The value of refunds on the stamp duty surcharge aimed at second home and buy-to-let buyers has surged this year, indicating a rising share is being paid by another group — those who ended up using the property as their main residence.
Second home buyers and buy-to-let investors in England and Northern Ireland have faced an additional surcharge of 3 per cent on top of stamp duty land tax charges since 2016, when then-chancellor George Osborne sought to damp demand from investor-buyers.
The tax also catches those who intend to move their main residence but fail to sell their old property before buying a new one. The rules allow them three years in which to sell their previous main residence and claim back the 3 per cent surcharge.
Research by estate agent Hamptons International found that 37 per cent of the additional tax revenue was refunded in the year to date, up from 25 per cent in 2019.
“The figure has risen far beyond what we expected and suggests that the 3 per cent surcharge is probably catching more people out than was intended — not just investors,” said Aneisha Beveridge, Hamptons research director.
The share of refunds by volume has stayed flat since 2018, at around 13 per cent, indicating that growth in the value of refunds came from higher-value purchases by more affluent homeowners. The average buyer who reclaimed the surcharge had paid £526,000, Hamptons said — slightly more than double the average national house price.
That meant the average buyer in this category had to find an extra £15,780 to pay their stamp duty bill before it was refunded. The stamp duty holiday that ran in England and Northern Ireland from July 2020 to September 2021 did not apply to the additional home surcharge.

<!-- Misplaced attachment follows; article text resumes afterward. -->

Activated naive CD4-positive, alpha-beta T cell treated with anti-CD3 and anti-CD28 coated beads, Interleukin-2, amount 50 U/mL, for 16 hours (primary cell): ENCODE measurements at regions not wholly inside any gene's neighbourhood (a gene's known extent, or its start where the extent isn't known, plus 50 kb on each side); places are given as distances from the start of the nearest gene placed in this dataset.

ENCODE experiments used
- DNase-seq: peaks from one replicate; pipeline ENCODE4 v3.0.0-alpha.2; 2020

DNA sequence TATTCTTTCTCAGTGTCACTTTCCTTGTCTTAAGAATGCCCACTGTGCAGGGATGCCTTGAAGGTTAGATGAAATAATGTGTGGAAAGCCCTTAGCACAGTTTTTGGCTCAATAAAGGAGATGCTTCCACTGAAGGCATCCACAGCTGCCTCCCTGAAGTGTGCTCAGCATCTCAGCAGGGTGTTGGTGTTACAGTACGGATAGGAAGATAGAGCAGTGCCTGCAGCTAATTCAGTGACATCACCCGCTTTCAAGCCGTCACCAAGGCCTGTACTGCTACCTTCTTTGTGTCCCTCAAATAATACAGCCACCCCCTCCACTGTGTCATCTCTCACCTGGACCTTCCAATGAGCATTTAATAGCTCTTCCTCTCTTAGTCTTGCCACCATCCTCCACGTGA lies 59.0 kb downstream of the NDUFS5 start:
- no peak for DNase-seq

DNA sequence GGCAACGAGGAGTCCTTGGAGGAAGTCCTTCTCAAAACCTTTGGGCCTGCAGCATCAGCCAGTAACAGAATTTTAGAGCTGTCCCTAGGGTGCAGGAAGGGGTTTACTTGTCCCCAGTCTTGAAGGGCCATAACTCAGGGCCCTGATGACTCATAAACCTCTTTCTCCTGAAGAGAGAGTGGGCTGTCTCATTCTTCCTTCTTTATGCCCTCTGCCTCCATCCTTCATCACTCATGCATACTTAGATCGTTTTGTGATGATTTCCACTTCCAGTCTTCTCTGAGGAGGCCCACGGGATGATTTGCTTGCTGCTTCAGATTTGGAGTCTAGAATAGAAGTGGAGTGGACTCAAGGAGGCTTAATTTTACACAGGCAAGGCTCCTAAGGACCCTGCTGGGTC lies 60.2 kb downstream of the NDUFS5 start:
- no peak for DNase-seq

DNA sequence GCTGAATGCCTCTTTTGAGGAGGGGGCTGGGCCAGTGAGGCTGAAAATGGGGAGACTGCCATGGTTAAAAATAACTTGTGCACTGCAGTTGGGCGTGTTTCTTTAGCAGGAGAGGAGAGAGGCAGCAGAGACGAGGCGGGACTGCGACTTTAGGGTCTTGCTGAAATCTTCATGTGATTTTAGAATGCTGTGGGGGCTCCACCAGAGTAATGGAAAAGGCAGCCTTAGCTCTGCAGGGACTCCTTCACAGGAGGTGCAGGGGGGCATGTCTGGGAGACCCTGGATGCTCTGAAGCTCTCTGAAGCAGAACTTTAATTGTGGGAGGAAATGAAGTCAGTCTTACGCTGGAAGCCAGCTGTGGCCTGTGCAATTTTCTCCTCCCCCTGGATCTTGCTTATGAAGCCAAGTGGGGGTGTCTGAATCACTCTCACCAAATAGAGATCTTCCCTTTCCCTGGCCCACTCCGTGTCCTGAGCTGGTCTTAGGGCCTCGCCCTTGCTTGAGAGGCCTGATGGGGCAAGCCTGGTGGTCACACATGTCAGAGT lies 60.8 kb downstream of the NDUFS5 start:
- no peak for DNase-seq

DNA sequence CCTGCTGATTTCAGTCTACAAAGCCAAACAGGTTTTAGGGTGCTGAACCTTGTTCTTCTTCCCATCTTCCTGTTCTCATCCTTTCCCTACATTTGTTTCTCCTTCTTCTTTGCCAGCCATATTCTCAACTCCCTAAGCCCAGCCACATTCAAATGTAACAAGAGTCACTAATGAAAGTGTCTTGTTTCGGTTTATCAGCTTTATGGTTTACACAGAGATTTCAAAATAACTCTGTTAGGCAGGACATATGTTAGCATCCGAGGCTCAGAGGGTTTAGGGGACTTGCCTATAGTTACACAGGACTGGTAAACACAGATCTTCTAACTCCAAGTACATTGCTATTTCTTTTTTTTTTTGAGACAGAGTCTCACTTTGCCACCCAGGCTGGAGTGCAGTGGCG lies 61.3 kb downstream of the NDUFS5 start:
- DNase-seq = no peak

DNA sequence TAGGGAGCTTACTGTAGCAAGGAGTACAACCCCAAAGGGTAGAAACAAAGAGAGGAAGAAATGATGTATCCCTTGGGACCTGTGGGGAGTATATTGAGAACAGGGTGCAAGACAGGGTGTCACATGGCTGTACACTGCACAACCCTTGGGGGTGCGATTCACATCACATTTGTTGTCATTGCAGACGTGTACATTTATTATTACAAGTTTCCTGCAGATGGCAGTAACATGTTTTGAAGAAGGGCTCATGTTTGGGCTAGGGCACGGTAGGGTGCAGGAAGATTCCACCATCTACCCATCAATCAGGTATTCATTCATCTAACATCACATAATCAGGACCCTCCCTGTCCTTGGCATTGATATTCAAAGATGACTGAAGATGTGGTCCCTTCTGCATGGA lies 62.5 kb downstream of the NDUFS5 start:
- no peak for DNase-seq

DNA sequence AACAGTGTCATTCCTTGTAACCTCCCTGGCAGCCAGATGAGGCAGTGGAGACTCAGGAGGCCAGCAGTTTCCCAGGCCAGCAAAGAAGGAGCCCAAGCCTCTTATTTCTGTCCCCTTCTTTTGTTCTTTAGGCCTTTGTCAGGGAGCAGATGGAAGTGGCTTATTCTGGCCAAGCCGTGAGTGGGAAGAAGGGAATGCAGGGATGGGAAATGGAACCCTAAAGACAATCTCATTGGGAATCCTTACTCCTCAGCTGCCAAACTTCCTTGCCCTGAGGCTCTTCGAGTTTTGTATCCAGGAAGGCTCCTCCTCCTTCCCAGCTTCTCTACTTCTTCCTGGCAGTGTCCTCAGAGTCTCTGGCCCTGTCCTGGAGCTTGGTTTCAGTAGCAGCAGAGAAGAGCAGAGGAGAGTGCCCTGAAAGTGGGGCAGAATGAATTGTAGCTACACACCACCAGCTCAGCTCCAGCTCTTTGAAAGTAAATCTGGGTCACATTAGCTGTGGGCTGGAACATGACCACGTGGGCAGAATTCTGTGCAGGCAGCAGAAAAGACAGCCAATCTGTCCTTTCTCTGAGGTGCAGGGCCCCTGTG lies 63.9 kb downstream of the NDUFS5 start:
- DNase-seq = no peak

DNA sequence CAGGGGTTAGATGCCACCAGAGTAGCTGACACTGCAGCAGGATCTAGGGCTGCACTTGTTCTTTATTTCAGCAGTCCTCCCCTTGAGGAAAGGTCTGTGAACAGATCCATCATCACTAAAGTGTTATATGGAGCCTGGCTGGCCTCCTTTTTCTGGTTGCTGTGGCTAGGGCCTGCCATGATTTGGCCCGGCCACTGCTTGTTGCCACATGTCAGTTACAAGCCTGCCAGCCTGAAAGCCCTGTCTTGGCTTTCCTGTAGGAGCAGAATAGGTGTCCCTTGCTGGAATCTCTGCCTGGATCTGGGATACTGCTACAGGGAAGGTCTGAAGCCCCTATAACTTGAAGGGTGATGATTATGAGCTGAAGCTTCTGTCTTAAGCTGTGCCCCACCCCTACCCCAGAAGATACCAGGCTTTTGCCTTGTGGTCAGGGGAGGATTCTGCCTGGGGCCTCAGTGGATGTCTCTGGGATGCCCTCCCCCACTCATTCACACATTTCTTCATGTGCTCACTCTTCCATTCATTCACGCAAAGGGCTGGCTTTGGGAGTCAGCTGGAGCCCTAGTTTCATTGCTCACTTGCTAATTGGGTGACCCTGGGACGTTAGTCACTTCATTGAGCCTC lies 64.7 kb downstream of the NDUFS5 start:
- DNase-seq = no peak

A surge in demand during lockdown for more spacious homes and those with outside space led to a decline in average stock levels, according to agents. In its October report on housing market conditions, the Royal Institution of Chartered Surveyors said: “The lack of available supply continues to present would-be buyers with limited choice, and remains a key factor underpinning strong house price growth.”
As a result, Beveridge said home movers had been cautious about putting their house on the market before they had found and secured a new property. Those that could afford to own two properties simultaneously had become more willing to buy when they saw the chance to do so, then sell their previous main home “over whatever period they could”, she said.
The growth in the value of refunds suggests the additional stamp duty surcharge should be better designed to hit its intended targets, she added. “In today’s market, where stock is an issue, [the extra stamp duty] is a fair amount of money for people to have to come up with. It is acting as a bit of a drag.”
HMRC’s October housing transaction figures this week showed a steep fall of 52 per cent on the previous month after buyers raced to complete their purchases ahead of the final phasing out of the stamp duty holiday.
Agents and housing market experts said the slowdown had been expected but transactions were likely to remain sluggish during the seasonal December lull and given tight supply. As a result, though, prices were set to remain at high levels, and pandemic-influenced behaviour would continue into next year.
Lawrence Bowles, senior research analyst at agent Savills, pointed to the growth in activity in parts of the UK untouched by the stamp duty holiday, with October transactions in Scotland 16 per cent above the average for 2017-19.
“This suggests the slowdown across England and Northern Ireland is an artefact of the stamp duty holiday distortion, and that broader housing market activity remains high.”